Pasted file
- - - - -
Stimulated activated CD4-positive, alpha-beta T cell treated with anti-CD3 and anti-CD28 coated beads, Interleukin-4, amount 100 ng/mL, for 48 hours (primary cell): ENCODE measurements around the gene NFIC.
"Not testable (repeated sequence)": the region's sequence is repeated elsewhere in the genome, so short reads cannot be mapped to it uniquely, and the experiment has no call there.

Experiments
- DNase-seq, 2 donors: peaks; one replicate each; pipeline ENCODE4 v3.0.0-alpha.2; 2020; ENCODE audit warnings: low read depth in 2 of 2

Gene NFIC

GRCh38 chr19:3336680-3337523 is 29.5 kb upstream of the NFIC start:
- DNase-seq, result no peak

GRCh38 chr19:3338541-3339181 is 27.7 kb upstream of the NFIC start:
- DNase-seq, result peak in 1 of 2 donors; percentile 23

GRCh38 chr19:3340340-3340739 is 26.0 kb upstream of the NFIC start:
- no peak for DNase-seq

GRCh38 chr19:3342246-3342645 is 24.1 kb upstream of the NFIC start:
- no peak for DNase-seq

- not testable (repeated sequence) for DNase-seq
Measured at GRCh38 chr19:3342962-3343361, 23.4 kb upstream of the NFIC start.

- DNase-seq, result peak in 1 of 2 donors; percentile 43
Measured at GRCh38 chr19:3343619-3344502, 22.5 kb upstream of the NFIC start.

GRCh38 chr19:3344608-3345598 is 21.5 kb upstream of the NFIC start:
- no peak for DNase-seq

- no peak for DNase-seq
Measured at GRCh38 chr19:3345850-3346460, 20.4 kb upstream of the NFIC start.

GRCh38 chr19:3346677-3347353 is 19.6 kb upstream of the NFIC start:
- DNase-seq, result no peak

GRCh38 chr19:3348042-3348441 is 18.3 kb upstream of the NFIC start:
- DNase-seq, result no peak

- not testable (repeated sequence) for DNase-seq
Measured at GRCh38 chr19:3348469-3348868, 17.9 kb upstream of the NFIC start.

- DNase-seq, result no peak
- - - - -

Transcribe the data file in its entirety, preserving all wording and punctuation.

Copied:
Stimulated activated CD4-positive, alpha-beta T cell treated with anti-CD3 and anti-CD28 coated beads, Interleukin-4, amount 100 ng/mL, for 48 hours (primary cell): ENCODE measurements around the gene NFIC.
"Not testable (repeated sequence)": the region's sequence is repeated elsewhere in the genome, so short reads cannot be mapped to it uniquely, and the experiment has no call there.

Experiments
- DNase-seq, 2 donors: peaks; one replicate each; pipeline ENCODE4 v3.0.0-alpha.2; 2020; ENCODE audit warnings: low read depth in 2 of 2

Gene NFIC

GRCh38 chr19:3336680-3337523 is 29.5 kb upstream of the NFIC start:
- DNase-seq, result no peak

GRCh38 chr19:3338541-3339181 is 27.7 kb upstream of the NFIC start:
- DNase-seq, result peak in 1 of 2 donors; percentile 23

GRCh38 chr19:3340340-3340739 is 26.0 kb upstream of the NFIC start:
- no peak for DNase-seq

GRCh38 chr19:3342246-3342645 is 24.1 kb upstream of the NFIC start:
- no peak for DNase-seq

- not testable (repeated sequence) for DNase-seq
Measured at GRCh38 chr19:3342962-3343361, 23.4 kb upstream of the NFIC start.

- DNase-seq, result peak in 1 of 2 donors; percentile 43
Measured at GRCh38 chr19:3343619-3344502, 22.5 kb upstream of the NFIC start.

GRCh38 chr19:3344608-3345598 is 21.5 kb upstream of the NFIC start:
- no peak for DNase-seq

- no peak for DNase-seq
Measured at GRCh38 chr19:3345850-3346460, 20.4 kb upstream of the NFIC start.

GRCh38 chr19:3346677-3347353 is 19.6 kb upstream of the NFIC start:
- DNase-seq, result no peak

GRCh38 chr19:3348042-3348441 is 18.3 kb upstream of the NFIC start:
- DNase-seq, result no peak

- not testable (repeated sequence) for DNase-seq
Measured at GRCh38 chr19:3348469-3348868, 17.9 kb upstream of the NFIC start.

- DNase-seq, result no peak